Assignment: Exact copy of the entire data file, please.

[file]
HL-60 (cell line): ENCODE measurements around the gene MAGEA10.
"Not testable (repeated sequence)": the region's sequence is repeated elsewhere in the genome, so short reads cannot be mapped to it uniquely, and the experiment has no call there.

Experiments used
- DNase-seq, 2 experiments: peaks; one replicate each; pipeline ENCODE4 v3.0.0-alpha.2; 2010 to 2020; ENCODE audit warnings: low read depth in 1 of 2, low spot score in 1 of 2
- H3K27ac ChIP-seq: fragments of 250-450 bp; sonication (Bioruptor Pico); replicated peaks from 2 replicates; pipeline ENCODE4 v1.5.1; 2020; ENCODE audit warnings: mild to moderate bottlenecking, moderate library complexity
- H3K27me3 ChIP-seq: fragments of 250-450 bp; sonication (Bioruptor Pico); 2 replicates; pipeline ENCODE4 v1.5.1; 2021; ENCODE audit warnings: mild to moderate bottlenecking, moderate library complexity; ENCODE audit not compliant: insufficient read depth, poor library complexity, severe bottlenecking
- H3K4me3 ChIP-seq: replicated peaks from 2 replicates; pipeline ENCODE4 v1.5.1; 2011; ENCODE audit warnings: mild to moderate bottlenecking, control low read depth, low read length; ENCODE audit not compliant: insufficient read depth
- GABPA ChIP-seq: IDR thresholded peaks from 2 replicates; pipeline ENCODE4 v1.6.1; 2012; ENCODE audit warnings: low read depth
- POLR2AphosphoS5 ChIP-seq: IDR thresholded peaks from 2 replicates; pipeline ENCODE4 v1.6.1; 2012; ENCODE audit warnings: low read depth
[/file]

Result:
HL-60 (cell line): ENCODE measurements around the gene MAGEA10.
"Not testable (repeated sequence)": the region's sequence is repeated elsewhere in the genome, so short reads cannot be mapped to it uniquely, and the experiment has no call there.

Experiments used
- DNase-seq, 2 experiments: peaks; one replicate each; pipeline ENCODE4 v3.0.0-alpha.2; 2010 to 2020; ENCODE audit warnings: low read depth in 1 of 2, low spot score in 1 of 2
- H3K27ac ChIP-seq: fragments of 250-450 bp; sonication (Bioruptor Pico); replicated peaks from 2 replicates; pipeline ENCODE4 v1.5.1; 2020; ENCODE audit warnings: mild to moderate bottlenecking, moderate library complexity
- H3K27me3 ChIP-seq: fragments of 250-450 bp; sonication (Bioruptor Pico); 2 replicates; pipeline ENCODE4 v1.5.1; 2021; ENCODE audit warnings: mild to moderate bottlenecking, moderate library complexity; ENCODE audit not compliant: insufficient read depth, poor library complexity, severe bottlenecking
- H3K4me3 ChIP-seq: replicated peaks from 2 replicates; pipeline ENCODE4 v1.5.1; 2011; ENCODE audit warnings: mild to moderate bottlenecking, control low read depth, low read length; ENCODE audit not compliant: insufficient read depth
- GABPA ChIP-seq: IDR thresholded peaks from 2 replicates; pipeline ENCODE4 v1.6.1; 2012; ENCODE audit warnings: low read depth
- POLR2AphosphoS5 ChIP-seq: IDR thresholded peaks from 2 replicates; pipeline ENCODE4 v1.6.1; 2012; ENCODE audit warnings: low read depth